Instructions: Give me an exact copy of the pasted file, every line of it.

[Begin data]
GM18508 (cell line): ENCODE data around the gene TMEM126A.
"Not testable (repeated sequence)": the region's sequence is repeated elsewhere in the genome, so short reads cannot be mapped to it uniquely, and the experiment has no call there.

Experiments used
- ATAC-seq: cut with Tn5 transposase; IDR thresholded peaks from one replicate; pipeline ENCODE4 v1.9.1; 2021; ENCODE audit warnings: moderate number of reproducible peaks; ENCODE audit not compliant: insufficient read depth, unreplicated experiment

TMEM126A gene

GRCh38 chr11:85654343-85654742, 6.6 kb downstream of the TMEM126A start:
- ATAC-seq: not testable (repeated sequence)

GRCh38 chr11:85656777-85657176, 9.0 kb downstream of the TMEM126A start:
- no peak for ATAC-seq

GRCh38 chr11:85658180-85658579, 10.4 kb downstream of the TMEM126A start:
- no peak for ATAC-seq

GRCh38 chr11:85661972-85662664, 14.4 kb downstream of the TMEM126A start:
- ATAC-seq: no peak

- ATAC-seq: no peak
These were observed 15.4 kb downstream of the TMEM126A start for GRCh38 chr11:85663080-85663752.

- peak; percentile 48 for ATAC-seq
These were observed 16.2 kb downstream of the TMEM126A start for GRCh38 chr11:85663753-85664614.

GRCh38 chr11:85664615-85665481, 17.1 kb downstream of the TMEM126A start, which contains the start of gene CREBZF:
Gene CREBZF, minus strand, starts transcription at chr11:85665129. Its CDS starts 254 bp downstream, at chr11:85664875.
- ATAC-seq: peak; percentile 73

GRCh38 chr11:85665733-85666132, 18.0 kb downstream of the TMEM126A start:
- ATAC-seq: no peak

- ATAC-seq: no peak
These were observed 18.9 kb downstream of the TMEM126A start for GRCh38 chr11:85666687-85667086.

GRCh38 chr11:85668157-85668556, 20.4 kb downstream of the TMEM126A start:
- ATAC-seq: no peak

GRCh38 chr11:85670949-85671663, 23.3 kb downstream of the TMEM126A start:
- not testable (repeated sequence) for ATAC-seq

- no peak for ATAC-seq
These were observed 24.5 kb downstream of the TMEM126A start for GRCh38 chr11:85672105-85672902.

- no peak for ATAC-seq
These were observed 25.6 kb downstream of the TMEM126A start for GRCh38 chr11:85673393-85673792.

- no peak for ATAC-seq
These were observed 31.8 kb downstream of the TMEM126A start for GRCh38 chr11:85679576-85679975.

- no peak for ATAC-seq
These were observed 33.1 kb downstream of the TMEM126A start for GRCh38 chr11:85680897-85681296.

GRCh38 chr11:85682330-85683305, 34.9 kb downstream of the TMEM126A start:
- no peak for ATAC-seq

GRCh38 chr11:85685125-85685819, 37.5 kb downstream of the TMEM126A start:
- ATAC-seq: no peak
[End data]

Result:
GM18508 (cell line): ENCODE data around the gene TMEM126A.
"Not testable (repeated sequence)": the region's sequence is repeated elsewhere in the genome, so short reads cannot be mapped to it uniquely, and the experiment has no call there.

Experiments used
- ATAC-seq: cut with Tn5 transposase; IDR thresholded peaks from one replicate; pipeline ENCODE4 v1.9.1; 2021; ENCODE audit warnings: moderate number of reproducible peaks; ENCODE audit not compliant: insufficient read depth, unreplicated experiment

TMEM126A gene

GRCh38 chr11:85654343-85654742, 6.6 kb downstream of the TMEM126A start:
- ATAC-seq: not testable (repeated sequence)

GRCh38 chr11:85656777-85657176, 9.0 kb downstream of the TMEM126A start:
- no peak for ATAC-seq

GRCh38 chr11:85658180-85658579, 10.4 kb downstream of the TMEM126A start:
- no peak for ATAC-seq

GRCh38 chr11:85661972-85662664, 14.4 kb downstream of the TMEM126A start:
- ATAC-seq: no peak

- ATAC-seq: no peak
These were observed 15.4 kb downstream of the TMEM126A start for GRCh38 chr11:85663080-85663752.

- peak; percentile 48 for ATAC-seq
These were observed 16.2 kb downstream of the TMEM126A start for GRCh38 chr11:85663753-85664614.

GRCh38 chr11:85664615-85665481, 17.1 kb downstream of the TMEM126A start, which contains the start of gene CREBZF:
Gene CREBZF, minus strand, starts transcription at chr11:85665129. Its CDS starts 254 bp downstream, at chr11:85664875.
- ATAC-seq: peak; percentile 73

GRCh38 chr11:85665733-85666132, 18.0 kb downstream of the TMEM126A start:
- ATAC-seq: no peak

- ATAC-seq: no peak
These were observed 18.9 kb downstream of the TMEM126A start for GRCh38 chr11:85666687-85667086.

GRCh38 chr11:85668157-85668556, 20.4 kb downstream of the TMEM126A start:
- ATAC-seq: no peak

GRCh38 chr11:85670949-85671663, 23.3 kb downstream of the TMEM126A start:
- not testable (repeated sequence) for ATAC-seq

- no peak for ATAC-seq
These were observed 24.5 kb downstream of the TMEM126A start for GRCh38 chr11:85672105-85672902.

- no peak for ATAC-seq
These were observed 25.6 kb downstream of the TMEM126A start for GRCh38 chr11:85673393-85673792.

- no peak for ATAC-seq
These were observed 31.8 kb downstream of the TMEM126A start for GRCh38 chr11:85679576-85679975.

- no peak for ATAC-seq
These were observed 33.1 kb downstream of the TMEM126A start for GRCh38 chr11:85680897-85681296.

GRCh38 chr11:85682330-85683305, 34.9 kb downstream of the TMEM126A start:
- no peak for ATAC-seq

GRCh38 chr11:85685125-85685819, 37.5 kb downstream of the TMEM126A start:
- ATAC-seq: no peak